The massive Palestinian civilian death toll of Operation Protective Edge last summer marked a watershed moment for the growth of sentiment in solidarity with Palestine in the United States. In an August Gallup poll, 51 percent of young adults in the U.S. said Israel's actions were unjustified, whereas just 25 percent said they approved of them. Jewish Voice for Peace experienced rapid growth across the country. The widely-shared images and videos of the horrors of the assault, which killed over 1,500 civilians and 500 children, gave a strong impetus to shifts in opinion that have been underway since Operation Cast Lead in 2008, the last time Israel attacked Gaza on this scale.
This turning tide has broken through at Stanford University. Out of Occupied Palestine -- a coalition of 19 student groups, including Students for Justice in Palestine, Movimiento Estudiantil Chicano de Aztlán, the NAACP, and the Black Student Union -- is in the midst of an intense campaign to get the university to stop investing in companies that enable violations of international law and human rights abuses against Palestinians. As of Feb. 7, over 1,600 Stanford students had signed our petition, whereas the anti-divestment petition had received just a little over 300 student signatures.
As organizers of the divestment campaign, we have experienced firsthand a very positive reception as we canvass in dining areas and residences with our petition, as well as at our educational events. A decade ago, Palestine solidarity activists on campuses didn't get the benefit of the doubt when we talked about human rights for Palestinians. The most common responses were "it's too complicated," or "what about terrorism," or "I don't really know enough." That needle has moved. Progressive young people today identify the plight and recognize the struggle of the Palestinians. We see it in the context of empire, racism, and inequality.
Stanford students have organized a resurgence of political activism that highlights the intersections of exploitation and several forms of oppression in the world around us. The early "Black Lives Matter" demonstrations last year were the first time many students had engaged in civil disobedience demanding more from our government -- demanding justice. Since then, a number of young people across the country and at Stanford have become newly familiar with the camaraderie and adrenaline pulses of protests.
Their boldness grew over time. When the NYPD officer who killed Eric Garner was not indicted, more than one hundred Stanford students walked onto Highway 101 and shut it down in their red college sweaters. Then, on Martin Luther King Day, 68 students participated in an action on the San Mateo Bridge and chanted until they were all arrested, and then chanted some more. It was during this last protest that a massive Palestinian flag was unfurled onto the bridge for every local news helicopter to see.
"We proudly carry the Palestinian flag as we call on Stanford to divest from human rights violations in the occupation and related state violence in the US," stated the press release about the demonstration. "Combating the triplets of racism, militarism and materialism was one of the biggest legacies King left us."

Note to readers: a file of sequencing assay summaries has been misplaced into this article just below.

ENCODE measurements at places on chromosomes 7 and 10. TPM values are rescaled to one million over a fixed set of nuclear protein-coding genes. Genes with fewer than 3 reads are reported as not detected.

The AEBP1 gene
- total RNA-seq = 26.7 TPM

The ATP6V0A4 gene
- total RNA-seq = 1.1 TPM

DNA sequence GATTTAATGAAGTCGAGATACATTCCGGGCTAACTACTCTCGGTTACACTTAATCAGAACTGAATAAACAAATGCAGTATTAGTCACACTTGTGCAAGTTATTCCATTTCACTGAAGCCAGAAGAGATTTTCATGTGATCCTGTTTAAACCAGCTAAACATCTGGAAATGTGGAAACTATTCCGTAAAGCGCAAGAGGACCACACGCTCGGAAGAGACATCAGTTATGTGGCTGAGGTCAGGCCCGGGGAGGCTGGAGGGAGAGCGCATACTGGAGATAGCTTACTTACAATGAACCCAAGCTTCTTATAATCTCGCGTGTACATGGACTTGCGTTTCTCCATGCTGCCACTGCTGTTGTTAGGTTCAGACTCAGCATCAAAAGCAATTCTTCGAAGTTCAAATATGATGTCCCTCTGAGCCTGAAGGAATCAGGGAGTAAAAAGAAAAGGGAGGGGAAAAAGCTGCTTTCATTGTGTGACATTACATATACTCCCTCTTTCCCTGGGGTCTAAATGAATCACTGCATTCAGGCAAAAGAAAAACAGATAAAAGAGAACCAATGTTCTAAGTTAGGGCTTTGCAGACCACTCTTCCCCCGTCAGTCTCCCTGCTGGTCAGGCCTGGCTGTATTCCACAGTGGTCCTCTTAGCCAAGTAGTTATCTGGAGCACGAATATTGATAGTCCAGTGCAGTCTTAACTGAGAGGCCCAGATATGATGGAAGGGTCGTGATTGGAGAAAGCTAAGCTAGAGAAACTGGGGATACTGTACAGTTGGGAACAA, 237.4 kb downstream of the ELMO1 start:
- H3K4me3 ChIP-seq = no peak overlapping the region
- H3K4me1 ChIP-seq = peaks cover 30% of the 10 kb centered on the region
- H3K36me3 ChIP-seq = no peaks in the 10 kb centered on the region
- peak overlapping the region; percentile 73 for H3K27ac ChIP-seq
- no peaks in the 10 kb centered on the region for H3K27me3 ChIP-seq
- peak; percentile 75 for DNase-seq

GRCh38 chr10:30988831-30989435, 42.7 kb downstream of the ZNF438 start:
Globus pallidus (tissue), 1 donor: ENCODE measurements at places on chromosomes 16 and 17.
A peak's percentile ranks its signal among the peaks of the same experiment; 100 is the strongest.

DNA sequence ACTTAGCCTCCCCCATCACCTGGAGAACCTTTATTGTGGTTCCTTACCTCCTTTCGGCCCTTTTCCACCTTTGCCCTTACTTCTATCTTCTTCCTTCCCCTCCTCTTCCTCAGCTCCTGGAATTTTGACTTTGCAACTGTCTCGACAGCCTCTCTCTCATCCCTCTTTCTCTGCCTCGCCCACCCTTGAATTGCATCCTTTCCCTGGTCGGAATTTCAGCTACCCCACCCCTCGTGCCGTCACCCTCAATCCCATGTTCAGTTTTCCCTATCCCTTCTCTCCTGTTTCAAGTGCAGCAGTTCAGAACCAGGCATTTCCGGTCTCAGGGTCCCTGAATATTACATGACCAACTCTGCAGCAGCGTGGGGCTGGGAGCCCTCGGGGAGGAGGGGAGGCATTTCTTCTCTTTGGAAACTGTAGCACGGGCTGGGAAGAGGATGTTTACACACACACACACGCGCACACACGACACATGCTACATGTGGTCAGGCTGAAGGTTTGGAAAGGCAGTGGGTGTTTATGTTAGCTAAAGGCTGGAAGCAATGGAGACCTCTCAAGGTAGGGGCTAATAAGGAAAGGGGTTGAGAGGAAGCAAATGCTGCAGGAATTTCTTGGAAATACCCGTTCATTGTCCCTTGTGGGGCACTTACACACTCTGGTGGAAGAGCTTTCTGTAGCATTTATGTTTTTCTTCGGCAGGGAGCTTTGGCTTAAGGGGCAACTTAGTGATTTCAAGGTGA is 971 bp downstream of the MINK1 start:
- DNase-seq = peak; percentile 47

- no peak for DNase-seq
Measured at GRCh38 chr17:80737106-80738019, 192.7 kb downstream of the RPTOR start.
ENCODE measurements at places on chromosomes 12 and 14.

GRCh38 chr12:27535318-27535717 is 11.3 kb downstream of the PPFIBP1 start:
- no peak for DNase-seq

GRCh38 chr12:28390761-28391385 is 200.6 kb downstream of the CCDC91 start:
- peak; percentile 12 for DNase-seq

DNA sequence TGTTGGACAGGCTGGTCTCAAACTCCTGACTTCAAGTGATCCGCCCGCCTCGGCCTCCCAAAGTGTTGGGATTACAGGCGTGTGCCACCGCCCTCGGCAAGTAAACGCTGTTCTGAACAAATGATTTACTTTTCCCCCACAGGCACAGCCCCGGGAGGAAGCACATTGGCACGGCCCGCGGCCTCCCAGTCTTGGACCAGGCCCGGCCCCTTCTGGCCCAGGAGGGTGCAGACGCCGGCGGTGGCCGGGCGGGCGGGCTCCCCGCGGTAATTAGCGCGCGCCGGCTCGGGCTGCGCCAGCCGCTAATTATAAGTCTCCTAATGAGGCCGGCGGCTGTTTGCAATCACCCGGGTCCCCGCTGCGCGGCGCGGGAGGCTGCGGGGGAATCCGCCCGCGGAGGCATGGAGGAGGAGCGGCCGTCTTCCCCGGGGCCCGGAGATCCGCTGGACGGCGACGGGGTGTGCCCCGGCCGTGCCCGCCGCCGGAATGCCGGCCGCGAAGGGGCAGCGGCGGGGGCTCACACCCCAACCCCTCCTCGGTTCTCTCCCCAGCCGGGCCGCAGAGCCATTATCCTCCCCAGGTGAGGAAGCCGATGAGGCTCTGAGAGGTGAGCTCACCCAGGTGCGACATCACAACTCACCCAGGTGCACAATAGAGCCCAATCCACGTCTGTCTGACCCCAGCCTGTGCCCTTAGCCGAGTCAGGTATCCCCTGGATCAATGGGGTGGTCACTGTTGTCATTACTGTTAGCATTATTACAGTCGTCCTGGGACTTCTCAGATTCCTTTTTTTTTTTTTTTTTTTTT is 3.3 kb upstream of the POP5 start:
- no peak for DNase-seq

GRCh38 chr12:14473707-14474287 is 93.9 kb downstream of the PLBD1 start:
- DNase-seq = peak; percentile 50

Shared solidarity and struggle across communities at Stanford have mirrored what is currently happening across global communities. Students are piecing together that many of the same corporations facilitating human rights violations in Palestine also work within the US: providing tear gas canisters and rubber bullets used on protesters to police departments, constructing a concrete wall to enforce borders, and profiting off mass incarceration. A recent trip by Black Lives Matter leaders and Ferguson activists to Palestine further reveals how two communities threatened by state-sanctioned violence are acknowledging these connections between injustice abroad and injustice at home.
On Feb. 17, the Undergraduate Senate of the Associated Students of Stanford University passed Out of Occupied Palestine's resolution to divest from corporations facilitating the occupation of Palestine. The first senate vote a week prior had achieved a 9-5 majority, but at the re-vote, it achieved a 10-4 majority, passing the two-thirds threshold required. This victory comes on the heels of the passage of a similar resolution by the University of California Student Association, which represents the 233,000 students enrolled in the UC school system. Two months before that, United Auto Workers Local 2865, which represents 13,000 student-workers across the entire UC system, became the first US labor union to vote to support the Palestinian call for divestment.
The passage of the divestment resolution at Stanford is an astounding leap forward for a campus at which, two years ago, a similar resolution only received one vote in favor from the student senate. Today, over 1,600 students at Stanford believe the university should act. Almost all of the key social justice oriented student groups on campus back this call, and their support will last well after this senate vote. And now, the elected body representing undergraduates at Stanford has added its voice to that call. A critical mass of Stanford students have decided that justice for all includes freedom for Palestine, and that we as students can and must take action to bring it into being. Solidarity with Palestine is here to stay, and in all likelihood to grow, at Stanford.